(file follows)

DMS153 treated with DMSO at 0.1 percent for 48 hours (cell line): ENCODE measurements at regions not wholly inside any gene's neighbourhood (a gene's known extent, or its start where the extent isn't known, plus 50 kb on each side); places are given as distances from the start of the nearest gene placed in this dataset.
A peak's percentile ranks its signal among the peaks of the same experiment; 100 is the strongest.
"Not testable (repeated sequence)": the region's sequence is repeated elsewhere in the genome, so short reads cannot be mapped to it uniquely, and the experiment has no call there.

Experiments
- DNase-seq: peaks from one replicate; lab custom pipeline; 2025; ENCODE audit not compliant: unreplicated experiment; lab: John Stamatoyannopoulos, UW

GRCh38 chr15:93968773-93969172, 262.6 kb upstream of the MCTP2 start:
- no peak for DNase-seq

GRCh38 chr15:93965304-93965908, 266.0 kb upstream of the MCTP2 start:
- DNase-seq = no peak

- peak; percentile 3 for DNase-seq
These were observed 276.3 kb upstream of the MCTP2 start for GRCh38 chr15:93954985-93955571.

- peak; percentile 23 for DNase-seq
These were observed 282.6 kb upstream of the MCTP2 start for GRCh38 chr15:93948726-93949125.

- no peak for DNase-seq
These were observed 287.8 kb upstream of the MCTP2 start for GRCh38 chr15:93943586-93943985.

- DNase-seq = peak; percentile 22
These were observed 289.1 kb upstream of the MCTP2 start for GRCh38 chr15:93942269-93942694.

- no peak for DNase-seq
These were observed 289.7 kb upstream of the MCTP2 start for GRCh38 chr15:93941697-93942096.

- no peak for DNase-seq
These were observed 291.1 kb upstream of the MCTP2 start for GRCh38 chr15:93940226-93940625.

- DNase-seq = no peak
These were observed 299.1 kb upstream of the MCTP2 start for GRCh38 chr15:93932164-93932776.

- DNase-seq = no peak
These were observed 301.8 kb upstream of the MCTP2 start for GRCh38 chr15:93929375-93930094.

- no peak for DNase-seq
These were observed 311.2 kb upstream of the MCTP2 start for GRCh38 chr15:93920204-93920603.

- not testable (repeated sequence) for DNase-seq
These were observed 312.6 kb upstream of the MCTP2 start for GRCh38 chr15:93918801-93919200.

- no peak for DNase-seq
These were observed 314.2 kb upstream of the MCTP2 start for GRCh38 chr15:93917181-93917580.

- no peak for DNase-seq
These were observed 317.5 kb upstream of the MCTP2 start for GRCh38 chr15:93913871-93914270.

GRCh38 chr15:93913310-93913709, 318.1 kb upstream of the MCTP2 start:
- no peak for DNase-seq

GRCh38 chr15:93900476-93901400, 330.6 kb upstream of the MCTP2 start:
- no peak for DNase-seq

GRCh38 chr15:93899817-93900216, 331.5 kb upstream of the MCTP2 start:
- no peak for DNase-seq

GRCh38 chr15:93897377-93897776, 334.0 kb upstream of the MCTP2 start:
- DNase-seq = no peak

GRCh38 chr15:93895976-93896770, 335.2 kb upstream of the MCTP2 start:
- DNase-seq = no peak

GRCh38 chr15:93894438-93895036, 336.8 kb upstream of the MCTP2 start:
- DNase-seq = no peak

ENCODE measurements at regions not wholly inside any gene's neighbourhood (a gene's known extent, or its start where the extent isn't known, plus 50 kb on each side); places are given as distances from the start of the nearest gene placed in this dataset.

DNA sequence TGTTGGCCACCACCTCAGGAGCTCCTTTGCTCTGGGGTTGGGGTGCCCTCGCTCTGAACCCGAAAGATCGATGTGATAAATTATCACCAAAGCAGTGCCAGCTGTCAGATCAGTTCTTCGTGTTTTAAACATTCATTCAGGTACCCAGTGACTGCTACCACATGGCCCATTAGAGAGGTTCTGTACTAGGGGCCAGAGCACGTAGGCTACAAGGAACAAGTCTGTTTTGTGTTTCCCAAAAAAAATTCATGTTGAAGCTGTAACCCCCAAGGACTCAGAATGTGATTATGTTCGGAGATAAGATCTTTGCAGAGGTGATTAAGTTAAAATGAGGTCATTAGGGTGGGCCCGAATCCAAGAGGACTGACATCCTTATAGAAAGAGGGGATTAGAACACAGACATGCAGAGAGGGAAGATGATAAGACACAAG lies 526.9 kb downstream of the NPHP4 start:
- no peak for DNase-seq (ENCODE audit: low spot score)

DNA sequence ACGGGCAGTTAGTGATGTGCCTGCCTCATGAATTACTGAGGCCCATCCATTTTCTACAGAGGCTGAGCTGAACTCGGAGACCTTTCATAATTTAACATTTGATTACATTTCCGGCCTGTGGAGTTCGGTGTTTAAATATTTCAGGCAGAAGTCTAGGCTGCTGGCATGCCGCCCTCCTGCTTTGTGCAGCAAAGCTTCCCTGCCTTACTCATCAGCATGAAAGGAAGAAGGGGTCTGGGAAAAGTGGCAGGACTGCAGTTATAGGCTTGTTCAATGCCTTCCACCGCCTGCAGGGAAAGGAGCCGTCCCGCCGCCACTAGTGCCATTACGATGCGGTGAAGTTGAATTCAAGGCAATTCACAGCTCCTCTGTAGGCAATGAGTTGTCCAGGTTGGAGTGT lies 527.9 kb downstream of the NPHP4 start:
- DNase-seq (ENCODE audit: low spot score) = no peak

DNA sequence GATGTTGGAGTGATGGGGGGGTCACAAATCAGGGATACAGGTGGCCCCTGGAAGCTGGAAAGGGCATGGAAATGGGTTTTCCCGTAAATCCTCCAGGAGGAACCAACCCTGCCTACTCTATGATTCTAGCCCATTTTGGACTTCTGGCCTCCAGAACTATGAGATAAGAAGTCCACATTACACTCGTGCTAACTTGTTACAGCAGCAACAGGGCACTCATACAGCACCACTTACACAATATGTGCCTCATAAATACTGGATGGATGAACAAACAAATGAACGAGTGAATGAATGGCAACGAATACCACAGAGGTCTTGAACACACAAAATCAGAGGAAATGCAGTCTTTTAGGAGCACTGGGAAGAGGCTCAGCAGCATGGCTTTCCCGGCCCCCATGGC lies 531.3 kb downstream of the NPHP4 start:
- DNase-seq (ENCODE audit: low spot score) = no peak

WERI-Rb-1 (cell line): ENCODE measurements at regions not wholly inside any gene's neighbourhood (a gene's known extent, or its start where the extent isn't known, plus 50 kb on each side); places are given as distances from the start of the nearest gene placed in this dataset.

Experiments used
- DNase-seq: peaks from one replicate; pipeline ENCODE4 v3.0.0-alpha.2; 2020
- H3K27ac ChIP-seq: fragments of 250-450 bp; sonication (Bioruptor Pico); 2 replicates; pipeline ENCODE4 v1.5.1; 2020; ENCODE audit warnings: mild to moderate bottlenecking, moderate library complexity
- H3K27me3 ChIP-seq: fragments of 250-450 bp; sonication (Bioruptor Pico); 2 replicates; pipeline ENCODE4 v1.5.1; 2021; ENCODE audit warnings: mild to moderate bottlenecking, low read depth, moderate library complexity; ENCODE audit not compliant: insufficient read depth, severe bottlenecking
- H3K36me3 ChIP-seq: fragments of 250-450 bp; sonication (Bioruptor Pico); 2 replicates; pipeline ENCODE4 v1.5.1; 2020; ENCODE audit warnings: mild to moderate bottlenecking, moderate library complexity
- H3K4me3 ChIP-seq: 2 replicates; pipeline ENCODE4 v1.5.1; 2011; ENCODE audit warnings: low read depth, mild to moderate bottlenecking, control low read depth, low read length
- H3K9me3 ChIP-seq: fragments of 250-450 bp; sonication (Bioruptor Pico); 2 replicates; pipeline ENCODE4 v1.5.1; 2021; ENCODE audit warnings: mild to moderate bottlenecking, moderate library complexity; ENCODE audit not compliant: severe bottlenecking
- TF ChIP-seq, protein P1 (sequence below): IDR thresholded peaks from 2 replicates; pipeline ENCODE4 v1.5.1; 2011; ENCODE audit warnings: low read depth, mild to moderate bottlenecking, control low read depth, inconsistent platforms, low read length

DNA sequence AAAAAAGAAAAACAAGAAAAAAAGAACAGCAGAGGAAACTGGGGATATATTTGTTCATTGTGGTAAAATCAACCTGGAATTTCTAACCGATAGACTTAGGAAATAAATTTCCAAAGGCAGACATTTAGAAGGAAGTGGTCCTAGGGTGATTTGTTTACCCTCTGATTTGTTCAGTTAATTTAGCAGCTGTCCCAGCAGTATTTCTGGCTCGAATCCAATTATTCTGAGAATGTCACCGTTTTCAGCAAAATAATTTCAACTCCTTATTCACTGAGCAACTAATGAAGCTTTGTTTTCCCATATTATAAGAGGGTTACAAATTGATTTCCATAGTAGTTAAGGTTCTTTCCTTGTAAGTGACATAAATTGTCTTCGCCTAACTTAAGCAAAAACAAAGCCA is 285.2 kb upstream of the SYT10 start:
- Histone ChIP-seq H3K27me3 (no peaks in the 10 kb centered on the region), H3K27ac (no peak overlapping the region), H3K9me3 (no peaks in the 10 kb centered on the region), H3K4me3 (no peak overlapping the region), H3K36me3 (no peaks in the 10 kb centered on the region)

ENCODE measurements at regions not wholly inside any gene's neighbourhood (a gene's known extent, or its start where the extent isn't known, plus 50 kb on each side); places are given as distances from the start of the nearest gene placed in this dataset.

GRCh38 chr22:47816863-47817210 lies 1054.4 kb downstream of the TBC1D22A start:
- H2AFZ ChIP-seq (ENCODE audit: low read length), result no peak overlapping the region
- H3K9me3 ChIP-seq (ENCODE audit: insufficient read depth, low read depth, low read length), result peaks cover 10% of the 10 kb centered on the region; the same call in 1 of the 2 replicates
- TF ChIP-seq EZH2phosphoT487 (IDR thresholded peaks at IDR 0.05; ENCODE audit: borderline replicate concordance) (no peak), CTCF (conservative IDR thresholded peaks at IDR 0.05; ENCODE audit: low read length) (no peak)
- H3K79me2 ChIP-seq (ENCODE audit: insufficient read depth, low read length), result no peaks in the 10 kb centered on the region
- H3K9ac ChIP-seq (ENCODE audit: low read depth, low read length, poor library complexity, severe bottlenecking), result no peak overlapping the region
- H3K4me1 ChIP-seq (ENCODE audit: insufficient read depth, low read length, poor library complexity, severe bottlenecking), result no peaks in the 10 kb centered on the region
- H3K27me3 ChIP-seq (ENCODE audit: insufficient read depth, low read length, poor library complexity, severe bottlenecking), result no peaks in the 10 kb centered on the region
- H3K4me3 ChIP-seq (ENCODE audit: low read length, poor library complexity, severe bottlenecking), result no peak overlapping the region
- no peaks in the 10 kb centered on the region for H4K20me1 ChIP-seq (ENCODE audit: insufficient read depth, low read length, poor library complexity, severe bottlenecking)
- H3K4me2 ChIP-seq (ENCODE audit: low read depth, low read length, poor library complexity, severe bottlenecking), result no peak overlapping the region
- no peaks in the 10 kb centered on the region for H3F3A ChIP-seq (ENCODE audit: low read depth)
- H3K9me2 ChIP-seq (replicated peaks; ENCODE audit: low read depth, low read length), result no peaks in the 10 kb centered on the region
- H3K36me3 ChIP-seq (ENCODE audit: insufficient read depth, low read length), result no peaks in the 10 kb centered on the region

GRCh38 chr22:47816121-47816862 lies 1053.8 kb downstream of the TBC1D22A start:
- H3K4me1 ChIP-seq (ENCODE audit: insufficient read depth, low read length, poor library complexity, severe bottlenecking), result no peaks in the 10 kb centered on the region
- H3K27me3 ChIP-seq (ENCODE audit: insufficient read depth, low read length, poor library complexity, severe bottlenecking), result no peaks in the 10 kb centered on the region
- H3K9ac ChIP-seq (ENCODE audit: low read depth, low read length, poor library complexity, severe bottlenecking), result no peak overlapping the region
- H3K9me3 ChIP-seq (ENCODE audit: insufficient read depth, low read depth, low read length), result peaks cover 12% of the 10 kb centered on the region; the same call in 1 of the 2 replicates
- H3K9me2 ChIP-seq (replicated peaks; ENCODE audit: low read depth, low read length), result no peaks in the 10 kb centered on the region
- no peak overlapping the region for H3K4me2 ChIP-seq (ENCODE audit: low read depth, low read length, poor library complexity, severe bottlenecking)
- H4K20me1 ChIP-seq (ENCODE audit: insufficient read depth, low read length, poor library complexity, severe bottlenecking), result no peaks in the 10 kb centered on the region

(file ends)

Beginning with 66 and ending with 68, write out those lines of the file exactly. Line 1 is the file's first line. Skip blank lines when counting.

- H2AFZ ChIP-seq (ENCODE audit: low read length), result no peak overlapping the region
- H3K9me3 ChIP-seq (ENCODE audit: insufficient read depth, low read depth, low read length), result peaks cover 10% of the 10 kb centered on the region; the same call in 1 of the 2 replicates
- TF ChIP-seq EZH2phosphoT487 (IDR thresholded peaks at IDR 0.05; ENCODE audit: borderline replicate concordance) (no peak), CTCF (conservative IDR thresholded peaks at IDR 0.05; ENCODE audit: low read length) (no peak)